What kind of tools/equipment will I need in a data centre?


Data centre equipment checklist

Posted on 22 March 2023 by Beaming Support

If you’re planning a trip to a data centre soon, you’ll want to make sure you bring everything with you that you’ll need. We’ve listed some of the essential equipment that our Beaming technicians have in their kit when visiting a data centre.

(We’ve also turned this into a PDF – find it at the bottom of this checklist)


  List of works to be carried out: step-by-step notes with equipment names and ports to be patched into

  Laptop: always best to have a laptop with you in case of any last-minute plan changes

  Laptop charger: you never want to be caught short on battery life!

 Velcro: it is useful for multiple reasons, mostly to neatly arrange ethernet, fibre, and power cables

  Cage nuts: to mount your server rack equipment

  Power cables: 3-pin kettle leads are handy, but datacentres mainly use female-male type kettle leads

  Ethernet cables: these are the cables most often used to connect devices in a rack in the data centre, a variety of lengths and colours would be recommended

  Fibre optic patch leads (if required): some equipment connects via fibre for one reason or another, therefore, it is helpful to have some Fibre patch leads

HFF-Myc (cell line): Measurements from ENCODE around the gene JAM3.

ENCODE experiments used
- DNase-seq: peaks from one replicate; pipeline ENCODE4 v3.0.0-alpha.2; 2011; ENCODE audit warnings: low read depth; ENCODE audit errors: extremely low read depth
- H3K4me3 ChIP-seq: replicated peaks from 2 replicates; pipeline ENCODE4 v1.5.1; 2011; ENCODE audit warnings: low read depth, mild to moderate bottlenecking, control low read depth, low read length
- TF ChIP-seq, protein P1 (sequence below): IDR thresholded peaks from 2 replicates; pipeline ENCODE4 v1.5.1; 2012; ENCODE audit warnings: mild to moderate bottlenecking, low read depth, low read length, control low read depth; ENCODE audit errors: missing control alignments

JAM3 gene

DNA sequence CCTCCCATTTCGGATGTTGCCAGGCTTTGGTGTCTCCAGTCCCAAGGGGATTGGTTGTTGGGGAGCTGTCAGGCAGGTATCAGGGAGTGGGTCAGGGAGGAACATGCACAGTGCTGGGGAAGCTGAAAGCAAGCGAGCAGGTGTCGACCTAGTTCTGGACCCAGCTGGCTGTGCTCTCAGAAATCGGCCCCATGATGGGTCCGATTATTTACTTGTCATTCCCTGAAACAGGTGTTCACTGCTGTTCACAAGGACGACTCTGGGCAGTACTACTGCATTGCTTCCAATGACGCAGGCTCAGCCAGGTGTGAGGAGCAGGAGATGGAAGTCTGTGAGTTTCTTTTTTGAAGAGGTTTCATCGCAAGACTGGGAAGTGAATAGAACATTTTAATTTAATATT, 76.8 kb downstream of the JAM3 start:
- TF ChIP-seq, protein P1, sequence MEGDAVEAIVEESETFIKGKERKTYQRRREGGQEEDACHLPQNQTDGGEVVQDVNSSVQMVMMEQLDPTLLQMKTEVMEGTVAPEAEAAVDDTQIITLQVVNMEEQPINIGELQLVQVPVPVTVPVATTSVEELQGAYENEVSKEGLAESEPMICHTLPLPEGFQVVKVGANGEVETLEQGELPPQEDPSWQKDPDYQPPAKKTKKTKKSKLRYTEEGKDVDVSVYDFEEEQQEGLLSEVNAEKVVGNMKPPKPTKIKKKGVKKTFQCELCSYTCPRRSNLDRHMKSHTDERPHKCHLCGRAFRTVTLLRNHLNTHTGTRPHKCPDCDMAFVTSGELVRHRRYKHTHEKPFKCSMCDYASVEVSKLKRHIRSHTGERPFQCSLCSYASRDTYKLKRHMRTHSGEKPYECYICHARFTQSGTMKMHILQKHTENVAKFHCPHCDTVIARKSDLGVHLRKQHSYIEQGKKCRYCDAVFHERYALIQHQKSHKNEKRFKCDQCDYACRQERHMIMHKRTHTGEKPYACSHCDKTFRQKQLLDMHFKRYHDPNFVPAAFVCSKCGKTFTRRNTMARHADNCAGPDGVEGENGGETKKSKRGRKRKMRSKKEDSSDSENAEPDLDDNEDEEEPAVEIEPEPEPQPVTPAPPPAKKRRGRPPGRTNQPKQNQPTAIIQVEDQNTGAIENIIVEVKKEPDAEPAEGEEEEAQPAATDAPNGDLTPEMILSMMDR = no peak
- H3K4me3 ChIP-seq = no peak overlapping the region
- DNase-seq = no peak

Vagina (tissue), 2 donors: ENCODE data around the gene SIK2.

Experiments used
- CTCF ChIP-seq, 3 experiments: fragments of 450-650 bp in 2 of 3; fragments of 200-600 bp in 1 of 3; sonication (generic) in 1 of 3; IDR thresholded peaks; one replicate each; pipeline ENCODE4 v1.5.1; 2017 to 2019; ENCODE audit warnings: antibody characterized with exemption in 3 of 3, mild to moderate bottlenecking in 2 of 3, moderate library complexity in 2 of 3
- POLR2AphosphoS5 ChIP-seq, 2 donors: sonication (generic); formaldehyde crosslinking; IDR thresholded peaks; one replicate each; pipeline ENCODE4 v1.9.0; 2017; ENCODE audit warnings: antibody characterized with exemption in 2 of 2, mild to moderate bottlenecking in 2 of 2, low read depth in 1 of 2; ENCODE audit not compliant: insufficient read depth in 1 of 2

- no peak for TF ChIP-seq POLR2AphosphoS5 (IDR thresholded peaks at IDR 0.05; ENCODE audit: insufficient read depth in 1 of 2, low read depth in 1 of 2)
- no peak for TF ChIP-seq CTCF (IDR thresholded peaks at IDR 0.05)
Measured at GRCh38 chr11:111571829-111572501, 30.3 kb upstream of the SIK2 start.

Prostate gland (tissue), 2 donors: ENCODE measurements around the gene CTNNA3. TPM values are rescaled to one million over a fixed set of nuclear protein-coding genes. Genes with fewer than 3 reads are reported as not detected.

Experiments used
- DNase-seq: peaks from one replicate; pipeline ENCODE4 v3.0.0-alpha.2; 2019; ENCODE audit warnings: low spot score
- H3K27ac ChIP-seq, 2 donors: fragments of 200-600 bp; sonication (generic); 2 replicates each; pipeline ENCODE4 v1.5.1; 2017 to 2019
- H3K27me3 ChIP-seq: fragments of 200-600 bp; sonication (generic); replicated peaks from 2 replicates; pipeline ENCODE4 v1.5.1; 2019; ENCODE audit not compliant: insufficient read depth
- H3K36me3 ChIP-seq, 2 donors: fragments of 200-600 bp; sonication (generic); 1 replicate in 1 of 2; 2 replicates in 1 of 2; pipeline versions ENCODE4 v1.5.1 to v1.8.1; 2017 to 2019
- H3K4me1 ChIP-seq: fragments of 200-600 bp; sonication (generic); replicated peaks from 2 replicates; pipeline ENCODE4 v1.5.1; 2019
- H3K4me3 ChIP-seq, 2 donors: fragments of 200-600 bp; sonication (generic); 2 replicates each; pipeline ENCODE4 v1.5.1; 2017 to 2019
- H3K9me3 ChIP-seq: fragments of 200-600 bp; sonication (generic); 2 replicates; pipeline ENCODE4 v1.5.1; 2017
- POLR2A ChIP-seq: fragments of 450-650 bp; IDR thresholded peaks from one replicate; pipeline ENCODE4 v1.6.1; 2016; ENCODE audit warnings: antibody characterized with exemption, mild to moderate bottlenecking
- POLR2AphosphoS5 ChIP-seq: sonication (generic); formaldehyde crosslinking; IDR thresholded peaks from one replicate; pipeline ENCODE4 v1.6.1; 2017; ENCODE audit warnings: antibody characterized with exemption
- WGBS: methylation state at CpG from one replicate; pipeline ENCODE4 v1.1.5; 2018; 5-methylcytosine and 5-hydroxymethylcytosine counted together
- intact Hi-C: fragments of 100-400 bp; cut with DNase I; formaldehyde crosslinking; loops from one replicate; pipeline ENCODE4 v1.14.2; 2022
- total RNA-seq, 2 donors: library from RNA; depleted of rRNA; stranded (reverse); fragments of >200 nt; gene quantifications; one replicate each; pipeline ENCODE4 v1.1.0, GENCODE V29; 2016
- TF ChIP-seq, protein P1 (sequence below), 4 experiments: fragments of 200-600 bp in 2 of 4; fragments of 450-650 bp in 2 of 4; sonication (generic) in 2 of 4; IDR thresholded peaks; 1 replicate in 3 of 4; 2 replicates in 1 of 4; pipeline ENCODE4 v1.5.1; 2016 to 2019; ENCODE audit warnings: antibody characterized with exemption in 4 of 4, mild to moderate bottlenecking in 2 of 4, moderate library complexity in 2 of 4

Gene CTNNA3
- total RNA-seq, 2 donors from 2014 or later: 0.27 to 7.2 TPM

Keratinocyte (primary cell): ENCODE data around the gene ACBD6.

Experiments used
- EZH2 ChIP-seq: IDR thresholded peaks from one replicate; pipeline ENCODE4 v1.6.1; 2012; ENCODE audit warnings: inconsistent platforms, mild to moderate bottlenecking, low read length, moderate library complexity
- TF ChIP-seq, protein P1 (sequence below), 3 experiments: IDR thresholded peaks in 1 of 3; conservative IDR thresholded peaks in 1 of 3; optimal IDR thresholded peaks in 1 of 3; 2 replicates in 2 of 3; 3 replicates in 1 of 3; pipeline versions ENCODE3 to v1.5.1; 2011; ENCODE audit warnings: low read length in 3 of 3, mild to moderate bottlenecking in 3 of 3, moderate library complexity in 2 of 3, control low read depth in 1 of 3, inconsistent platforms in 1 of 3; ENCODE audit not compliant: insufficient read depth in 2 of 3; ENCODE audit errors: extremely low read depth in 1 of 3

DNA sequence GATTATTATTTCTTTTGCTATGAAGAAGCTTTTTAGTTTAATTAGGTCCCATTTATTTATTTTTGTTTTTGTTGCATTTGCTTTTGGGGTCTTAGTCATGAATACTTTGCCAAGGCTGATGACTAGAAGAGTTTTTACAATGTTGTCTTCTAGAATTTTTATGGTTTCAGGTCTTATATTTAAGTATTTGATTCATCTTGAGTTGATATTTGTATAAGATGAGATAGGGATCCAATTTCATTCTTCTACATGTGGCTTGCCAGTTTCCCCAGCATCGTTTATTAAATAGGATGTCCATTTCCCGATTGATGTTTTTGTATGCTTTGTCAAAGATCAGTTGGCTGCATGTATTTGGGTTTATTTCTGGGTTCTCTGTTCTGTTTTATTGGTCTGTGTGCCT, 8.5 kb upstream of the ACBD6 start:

Multitool: to open boxes, and other uses

  Screwdrivers: to securely mount equipment in racks – it’s always a good idea to have a few different types in case there’s any equipment that may need dismantling.

  Pliers/cable snips: for removing any existing cable ties

  Network termination tools: in case you need to cut/re-terminate any ethernet cables.

  USB console cable: some equipment can be accessed via a console cable if you are directly connected, so it’s always handy to have one to hand


Below we’ve listed some ‘nice-to-haves’:

  Labeller: To label all of your equipment/leads.

  Brush plates for cables: helps keep things neat and tidy whilst supporting the controlled temperature environment.

  Cable management bars: These allow you to organise your cables neatly, so that they don’t get tangled or damaged, and it is clear to see which cable leads to which piece of equipment.

  Colour-coding documentation: If you’re using different coloured cables for different functions, make a list and ensure you have the documentation for this.

Found this helpful? Download the checklist and print it off before your next data centre visit!

Download this as a PDF